Research Article
Research Article
Holocaust victims, Jewish law and the ethics of archaeological investigations
expand article infoCaroline Sturdy Colls, Kevin Colls
‡ Staffordshire University, Stoke on Trent, United Kingdom
Open Access


Dead bodies – and the graves in which they are interred – are often highly contested within Holocaust campscapes. Although photographs of bodies at places like Bergen-Belsen, Dachau, and Ohrdruf emerged in the immediate aftermath of the Second World War, the exhumation of mass graves of Holocaust victims for either judicial or humanitarian reasons has become something of a taboo subject. Whilst some see dead bodies in these environments as evidence of a crime, others view them as relatives, friends, and loved ones who require a proper burial, a marked burial site, or should be left undisturbed. Disputes arise between governments, communities, individuals, and religious groups when accounting for Halacha (Jewish Law) and the dead. This paper highlights how a non-invasive methodology, derived from archaeology and other disciplines, offers one way of locating and classifying graves whilst respecting the ethical sensitivities involved in their investigation. This is a growing field of research and one which has proven ability and future potential to shed new light on the crimes perpetrated across the European Holocaust landscape.

Key Words

archaeology, ethics, forensic, Halacha, Holocaust, mass graves

The bodies of the victims of mass violence often exist within the boundaries or in the liminal spaces of campscapes. This is particularly true of Holocaust-era camps where sites were either dedicated to mass extermination or where people died in large numbers as a result of how they were treated there. As photographs of places like Bergen-Belsen, Dachau and Ohrdruf emerged in the immediate aftermath of the Second World War showing the dead bodies of the victims and with Holocaust memorialization practices placing ashes, hair, teeth and prosthetic body parts at the heart of their exhibitions, the foundations were laid for dead bodies to become entrenched in the iconography of the Holocaust.

However, despite these trends and the initial impetus to exhume the mass graves of Holocaust victims for either judicial or humanitarian reasons, searches and recovery operations for Holocaust victims have become something of a taboo subject (Sturdy Colls 2012 and 2015). This is perhaps evidenced by the fact that although there has been a significant increase in the number of archaeological and forensic investigations of Holocaust campscapes and killing sites over the last four decades, dead bodies have either been absent from the foci of these projects or their investigation has been contested, often to such an extent that exhumation works have been forced to cease (Sturdy Colls 2016). There are numerous such examples from all over Europe – perhaps most famously in Bełżec (Poland; Kola 2000), Jedwabne (Poland; Polonsky and Michlic 2004) and Iąsi (Romania; Murray 2010). However, the origins of such contestation are located many decades prior to these projects. In another article in this issue, Jean-Marc Dreyfus describes the evolution of mass grave investigations after the Second World War and highlights the example of exhumations at Bergen-Belsen in the 1950s, when disagreements between the national agencies undertaking exhumations and the Jewish community led to the cessation of all searches for Holocaust victims at this site (Rosensaft 1979).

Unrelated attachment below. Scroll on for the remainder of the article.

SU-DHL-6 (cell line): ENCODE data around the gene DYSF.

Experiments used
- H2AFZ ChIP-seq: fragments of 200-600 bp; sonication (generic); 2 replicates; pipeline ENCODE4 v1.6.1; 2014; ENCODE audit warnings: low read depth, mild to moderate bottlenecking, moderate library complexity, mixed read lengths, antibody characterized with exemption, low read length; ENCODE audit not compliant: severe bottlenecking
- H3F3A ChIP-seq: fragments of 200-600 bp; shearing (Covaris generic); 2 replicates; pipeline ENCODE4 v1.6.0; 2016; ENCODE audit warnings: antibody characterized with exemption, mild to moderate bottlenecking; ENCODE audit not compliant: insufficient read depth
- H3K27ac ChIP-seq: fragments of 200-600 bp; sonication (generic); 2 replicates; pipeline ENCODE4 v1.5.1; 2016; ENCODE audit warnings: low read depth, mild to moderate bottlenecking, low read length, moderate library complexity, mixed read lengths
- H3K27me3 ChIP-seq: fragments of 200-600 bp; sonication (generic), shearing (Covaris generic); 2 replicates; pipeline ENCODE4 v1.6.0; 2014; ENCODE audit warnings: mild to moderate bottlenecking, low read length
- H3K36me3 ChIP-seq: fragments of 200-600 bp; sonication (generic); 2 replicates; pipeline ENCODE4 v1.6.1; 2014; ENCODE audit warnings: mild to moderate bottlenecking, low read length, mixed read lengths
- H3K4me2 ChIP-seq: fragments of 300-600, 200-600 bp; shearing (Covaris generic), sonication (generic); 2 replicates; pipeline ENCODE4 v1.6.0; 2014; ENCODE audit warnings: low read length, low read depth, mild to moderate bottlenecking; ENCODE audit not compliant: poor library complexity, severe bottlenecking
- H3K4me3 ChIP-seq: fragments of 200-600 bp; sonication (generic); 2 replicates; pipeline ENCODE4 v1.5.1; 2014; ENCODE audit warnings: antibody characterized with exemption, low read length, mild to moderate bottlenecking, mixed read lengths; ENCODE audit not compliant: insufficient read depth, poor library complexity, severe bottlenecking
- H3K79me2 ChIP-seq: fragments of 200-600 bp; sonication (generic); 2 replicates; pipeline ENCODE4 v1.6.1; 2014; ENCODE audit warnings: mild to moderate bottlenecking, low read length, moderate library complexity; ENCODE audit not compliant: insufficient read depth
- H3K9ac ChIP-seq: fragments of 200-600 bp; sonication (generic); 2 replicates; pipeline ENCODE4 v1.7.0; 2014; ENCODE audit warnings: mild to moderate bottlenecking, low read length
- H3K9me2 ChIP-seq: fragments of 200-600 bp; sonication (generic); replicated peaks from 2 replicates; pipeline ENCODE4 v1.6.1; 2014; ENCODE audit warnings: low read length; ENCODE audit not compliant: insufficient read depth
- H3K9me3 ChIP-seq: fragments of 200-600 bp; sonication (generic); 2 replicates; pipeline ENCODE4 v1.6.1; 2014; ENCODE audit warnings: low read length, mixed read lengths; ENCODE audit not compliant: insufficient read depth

Ultimately, here – as in other places – disputes over dead bodies arose due to the conflicting nature of Halacha (Jewish law) governing Jewish burials and the pursuit of scientific, judicial or political aims. Halacha stipulates that graves of Jewish persons should not be disturbed, except in extreme cases where they come under threat (e.g. from man-made or natural landscape change). This rule – which centers on the belief that to disturb the grave of a person is to disturb their soul – is applied to graves created legally or illegally (as in cases of individual or mass violence such as the Holocaust) (Schudrich 2014). Scientific analyses of dead bodies – such as autopsies and DNA sampling – are also prohibited under Halacha. Conversely, civil legislation in many countries stipulates that victims of crimes should be recovered regardless of their religious denomination. This therefore creates tensions between governments, religious groups and individuals. This is not a problem unique to Jewish graves but one that persists whenever exhumations are not wanted by religious, cultural or familial groups. The perceived sacred nature of Holocaust sites, particularly those which have remained undisturbed for decades, the fear of the deceased on the part of some Roma and Sinti groups, and practical issues around the costs and logistics of exhuming large numbers of human remains may all be reasons why excavations may not be deemed desirable or necessary. Against these wishes, some nationalist governments have sought to reinvigorate searches for their citizens and claim ownership over the dead – often for political rather than humanitarian reasons. Contestation over the disturbance of Holocaust-era graves is therefore likely to intensify rather than diminish.